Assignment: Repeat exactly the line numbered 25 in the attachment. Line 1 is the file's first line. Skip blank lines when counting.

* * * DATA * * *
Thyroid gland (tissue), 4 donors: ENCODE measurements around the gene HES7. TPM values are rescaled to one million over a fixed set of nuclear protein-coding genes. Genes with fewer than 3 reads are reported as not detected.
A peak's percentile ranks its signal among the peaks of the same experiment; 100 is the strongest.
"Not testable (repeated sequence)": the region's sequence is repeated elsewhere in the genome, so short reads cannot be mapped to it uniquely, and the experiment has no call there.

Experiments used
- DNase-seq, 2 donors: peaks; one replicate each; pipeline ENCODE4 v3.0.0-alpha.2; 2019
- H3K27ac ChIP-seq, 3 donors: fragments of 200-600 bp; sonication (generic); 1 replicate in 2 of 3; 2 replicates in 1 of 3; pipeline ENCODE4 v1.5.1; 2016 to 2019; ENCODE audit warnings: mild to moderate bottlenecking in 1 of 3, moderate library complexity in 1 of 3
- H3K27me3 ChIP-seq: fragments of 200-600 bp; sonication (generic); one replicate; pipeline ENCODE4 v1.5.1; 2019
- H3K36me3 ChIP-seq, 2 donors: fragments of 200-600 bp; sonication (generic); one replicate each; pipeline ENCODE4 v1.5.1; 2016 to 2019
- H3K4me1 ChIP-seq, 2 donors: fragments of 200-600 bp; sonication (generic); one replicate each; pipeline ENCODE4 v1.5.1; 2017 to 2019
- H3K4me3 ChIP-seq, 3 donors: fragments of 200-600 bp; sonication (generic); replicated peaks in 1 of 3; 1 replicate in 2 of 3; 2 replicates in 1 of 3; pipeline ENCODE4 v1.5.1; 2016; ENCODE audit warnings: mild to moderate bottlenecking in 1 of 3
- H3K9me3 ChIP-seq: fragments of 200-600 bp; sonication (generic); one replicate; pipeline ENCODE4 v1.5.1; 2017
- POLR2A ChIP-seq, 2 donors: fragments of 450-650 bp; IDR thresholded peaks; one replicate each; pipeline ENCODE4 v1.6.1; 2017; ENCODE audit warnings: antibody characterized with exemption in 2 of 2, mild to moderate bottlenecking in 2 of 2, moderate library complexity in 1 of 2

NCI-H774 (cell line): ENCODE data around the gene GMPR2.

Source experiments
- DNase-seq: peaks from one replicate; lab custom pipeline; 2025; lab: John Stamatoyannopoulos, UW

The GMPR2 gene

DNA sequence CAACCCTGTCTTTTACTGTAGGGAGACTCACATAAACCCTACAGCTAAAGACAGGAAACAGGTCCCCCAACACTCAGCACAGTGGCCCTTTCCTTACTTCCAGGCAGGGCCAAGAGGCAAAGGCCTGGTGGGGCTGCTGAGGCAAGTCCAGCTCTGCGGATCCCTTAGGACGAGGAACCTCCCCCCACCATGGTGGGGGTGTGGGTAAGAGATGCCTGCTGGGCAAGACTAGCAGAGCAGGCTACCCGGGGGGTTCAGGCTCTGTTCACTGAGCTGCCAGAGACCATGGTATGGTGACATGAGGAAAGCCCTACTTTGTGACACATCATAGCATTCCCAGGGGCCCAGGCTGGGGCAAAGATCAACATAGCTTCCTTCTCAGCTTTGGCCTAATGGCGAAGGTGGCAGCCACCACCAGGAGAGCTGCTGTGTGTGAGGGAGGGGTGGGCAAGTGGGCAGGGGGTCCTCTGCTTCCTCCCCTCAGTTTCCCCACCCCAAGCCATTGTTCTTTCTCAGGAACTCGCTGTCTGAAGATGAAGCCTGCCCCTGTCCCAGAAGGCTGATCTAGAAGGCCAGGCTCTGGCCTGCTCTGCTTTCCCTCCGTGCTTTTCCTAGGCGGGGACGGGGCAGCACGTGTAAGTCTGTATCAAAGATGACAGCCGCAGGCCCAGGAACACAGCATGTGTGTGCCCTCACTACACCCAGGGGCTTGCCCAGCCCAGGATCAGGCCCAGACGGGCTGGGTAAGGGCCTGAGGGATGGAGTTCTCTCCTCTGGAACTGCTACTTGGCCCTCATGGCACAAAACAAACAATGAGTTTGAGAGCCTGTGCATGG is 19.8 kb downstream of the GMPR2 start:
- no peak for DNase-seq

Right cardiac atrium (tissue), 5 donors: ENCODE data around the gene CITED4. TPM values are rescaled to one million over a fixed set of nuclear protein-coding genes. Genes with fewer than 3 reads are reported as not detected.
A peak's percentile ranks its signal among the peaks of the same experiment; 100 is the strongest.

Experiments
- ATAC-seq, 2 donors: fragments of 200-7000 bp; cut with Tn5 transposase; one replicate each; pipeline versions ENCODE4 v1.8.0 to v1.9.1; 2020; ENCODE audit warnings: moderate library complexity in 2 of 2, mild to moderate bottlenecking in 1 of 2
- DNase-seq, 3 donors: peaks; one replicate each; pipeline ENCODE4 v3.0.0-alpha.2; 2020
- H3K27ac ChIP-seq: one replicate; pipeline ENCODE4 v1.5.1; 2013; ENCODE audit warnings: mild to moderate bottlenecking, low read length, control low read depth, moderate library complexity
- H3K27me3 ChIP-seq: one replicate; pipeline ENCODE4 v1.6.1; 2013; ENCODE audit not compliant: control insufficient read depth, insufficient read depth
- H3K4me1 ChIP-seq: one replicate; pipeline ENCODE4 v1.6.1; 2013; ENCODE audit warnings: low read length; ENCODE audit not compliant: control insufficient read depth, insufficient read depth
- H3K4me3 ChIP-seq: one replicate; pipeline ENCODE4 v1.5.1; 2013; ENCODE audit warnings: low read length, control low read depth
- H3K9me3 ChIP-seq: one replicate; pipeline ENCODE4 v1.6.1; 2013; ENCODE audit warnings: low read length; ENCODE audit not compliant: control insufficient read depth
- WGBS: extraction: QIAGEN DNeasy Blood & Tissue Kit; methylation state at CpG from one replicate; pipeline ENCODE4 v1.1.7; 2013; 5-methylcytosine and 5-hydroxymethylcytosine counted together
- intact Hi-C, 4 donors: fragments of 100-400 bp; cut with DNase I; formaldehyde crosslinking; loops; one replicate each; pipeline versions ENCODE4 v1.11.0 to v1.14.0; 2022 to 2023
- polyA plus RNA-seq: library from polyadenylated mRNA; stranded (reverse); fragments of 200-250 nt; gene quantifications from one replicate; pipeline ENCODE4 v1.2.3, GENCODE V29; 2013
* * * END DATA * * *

- H3K27me3 ChIP-seq: one replicate; pipeline ENCODE4 v1.6.1; 2013; ENCODE audit not compliant: control insufficient read depth, insufficient read depth